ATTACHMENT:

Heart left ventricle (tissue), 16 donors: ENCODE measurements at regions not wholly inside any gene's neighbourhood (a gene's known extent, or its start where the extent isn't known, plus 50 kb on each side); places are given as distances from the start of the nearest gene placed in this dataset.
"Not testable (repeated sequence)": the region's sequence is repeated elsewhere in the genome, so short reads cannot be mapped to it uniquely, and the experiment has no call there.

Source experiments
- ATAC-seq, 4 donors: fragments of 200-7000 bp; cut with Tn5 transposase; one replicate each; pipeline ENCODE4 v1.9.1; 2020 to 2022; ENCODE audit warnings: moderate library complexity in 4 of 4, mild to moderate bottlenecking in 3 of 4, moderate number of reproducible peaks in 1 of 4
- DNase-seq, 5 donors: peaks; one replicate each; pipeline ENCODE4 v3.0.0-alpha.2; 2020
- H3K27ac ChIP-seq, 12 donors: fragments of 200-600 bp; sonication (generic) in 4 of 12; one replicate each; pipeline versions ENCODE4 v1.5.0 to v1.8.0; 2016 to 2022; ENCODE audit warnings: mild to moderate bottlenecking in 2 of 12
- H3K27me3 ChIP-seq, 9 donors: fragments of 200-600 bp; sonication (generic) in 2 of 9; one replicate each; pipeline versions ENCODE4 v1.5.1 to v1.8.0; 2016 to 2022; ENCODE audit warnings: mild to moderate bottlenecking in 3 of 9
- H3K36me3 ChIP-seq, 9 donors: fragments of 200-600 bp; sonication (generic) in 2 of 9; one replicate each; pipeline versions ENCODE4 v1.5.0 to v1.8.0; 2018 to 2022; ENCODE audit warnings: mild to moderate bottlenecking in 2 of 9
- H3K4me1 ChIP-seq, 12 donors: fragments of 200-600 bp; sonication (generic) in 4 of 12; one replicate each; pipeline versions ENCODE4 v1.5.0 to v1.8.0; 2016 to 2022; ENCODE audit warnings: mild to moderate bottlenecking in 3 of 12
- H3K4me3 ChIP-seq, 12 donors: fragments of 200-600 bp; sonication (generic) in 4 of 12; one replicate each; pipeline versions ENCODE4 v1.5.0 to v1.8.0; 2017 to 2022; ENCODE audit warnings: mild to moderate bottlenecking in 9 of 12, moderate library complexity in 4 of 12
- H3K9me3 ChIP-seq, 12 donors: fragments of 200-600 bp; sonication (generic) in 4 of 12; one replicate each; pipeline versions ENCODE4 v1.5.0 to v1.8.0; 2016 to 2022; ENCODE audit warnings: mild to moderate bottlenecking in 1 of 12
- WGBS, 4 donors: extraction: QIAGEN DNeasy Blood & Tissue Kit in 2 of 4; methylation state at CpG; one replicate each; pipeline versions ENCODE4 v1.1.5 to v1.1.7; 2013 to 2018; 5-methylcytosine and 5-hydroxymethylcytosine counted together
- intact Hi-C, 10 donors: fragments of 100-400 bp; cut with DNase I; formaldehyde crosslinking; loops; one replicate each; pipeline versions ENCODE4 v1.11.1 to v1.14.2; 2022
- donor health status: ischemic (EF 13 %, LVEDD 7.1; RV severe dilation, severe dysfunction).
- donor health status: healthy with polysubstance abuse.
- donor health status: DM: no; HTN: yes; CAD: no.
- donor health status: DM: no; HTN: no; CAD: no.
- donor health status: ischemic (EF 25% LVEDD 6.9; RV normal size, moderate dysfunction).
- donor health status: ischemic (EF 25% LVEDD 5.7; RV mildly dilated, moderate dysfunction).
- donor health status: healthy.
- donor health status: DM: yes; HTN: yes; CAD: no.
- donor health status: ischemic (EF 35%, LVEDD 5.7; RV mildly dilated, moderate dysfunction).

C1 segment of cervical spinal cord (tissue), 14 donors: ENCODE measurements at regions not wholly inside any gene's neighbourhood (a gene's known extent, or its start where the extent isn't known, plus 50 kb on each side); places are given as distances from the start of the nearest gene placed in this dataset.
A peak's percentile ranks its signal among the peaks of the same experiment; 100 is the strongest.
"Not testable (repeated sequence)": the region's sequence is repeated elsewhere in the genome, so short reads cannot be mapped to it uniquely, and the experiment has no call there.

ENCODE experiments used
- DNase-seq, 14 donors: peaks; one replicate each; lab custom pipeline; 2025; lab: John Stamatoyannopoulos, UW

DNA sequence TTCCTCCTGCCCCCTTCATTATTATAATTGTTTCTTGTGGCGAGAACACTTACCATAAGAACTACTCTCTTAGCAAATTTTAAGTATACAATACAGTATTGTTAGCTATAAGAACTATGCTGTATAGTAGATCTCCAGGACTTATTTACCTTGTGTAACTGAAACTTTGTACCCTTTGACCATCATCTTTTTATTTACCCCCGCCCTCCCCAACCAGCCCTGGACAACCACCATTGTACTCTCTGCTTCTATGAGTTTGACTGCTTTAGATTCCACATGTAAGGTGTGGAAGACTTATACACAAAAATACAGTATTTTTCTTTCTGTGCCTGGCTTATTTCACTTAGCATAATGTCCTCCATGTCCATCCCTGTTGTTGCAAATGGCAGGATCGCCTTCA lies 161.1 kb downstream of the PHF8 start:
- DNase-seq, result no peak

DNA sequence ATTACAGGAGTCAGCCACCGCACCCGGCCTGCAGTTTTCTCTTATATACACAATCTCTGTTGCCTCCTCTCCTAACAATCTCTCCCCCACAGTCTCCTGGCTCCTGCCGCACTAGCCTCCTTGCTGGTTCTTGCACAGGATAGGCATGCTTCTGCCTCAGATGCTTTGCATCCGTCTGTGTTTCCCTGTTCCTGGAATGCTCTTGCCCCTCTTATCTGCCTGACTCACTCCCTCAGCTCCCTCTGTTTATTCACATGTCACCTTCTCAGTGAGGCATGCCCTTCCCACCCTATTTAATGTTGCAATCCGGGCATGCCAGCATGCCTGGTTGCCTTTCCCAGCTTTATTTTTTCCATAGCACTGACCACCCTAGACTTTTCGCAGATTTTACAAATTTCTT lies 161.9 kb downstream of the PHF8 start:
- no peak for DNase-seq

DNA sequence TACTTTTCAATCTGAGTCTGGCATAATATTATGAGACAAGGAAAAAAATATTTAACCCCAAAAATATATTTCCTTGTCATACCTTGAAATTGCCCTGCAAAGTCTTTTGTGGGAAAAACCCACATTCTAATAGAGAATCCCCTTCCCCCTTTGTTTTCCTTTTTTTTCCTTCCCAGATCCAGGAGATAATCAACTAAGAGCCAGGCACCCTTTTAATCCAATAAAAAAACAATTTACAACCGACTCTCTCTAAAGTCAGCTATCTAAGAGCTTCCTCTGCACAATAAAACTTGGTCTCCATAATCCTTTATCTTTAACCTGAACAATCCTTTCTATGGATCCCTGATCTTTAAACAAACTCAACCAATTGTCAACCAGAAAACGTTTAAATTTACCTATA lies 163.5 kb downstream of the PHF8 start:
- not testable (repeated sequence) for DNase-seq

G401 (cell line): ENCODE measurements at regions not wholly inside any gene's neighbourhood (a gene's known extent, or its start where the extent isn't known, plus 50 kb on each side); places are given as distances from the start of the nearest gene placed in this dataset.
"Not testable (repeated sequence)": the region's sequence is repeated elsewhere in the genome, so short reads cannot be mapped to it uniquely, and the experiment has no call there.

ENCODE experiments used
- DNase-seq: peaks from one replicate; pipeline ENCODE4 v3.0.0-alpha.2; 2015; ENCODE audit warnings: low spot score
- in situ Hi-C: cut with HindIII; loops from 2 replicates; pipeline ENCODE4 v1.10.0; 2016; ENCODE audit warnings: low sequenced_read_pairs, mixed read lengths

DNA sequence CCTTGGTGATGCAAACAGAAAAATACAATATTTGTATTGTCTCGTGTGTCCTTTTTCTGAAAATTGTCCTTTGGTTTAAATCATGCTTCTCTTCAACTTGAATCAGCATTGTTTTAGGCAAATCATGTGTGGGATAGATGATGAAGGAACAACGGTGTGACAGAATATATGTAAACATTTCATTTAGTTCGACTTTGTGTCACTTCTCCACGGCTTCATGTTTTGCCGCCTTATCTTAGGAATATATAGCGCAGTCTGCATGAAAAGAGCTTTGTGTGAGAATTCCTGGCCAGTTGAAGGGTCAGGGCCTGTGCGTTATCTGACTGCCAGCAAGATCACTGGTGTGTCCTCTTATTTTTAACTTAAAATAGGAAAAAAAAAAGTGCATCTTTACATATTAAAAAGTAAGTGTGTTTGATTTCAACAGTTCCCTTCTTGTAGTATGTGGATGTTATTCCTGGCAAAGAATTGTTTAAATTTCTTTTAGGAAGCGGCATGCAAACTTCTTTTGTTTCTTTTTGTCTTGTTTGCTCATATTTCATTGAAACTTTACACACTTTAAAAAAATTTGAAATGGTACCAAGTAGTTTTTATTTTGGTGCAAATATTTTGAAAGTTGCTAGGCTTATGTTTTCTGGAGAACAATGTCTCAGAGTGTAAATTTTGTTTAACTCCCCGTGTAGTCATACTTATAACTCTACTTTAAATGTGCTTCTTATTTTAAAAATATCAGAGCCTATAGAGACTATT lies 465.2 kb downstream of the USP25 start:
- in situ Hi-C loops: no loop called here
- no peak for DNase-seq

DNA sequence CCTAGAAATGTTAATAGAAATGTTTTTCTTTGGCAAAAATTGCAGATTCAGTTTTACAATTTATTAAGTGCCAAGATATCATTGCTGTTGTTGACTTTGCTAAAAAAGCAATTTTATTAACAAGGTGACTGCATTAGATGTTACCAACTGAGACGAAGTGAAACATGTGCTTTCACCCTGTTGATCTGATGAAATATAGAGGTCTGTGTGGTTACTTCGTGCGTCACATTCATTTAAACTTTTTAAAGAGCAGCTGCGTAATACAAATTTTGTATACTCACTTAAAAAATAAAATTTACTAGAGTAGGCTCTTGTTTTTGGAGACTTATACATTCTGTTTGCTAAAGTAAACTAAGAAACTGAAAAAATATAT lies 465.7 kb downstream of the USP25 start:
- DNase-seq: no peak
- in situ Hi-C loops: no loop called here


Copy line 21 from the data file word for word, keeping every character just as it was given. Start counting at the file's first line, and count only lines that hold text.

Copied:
- donor health status: DM: yes; HTN: yes; CAD: no.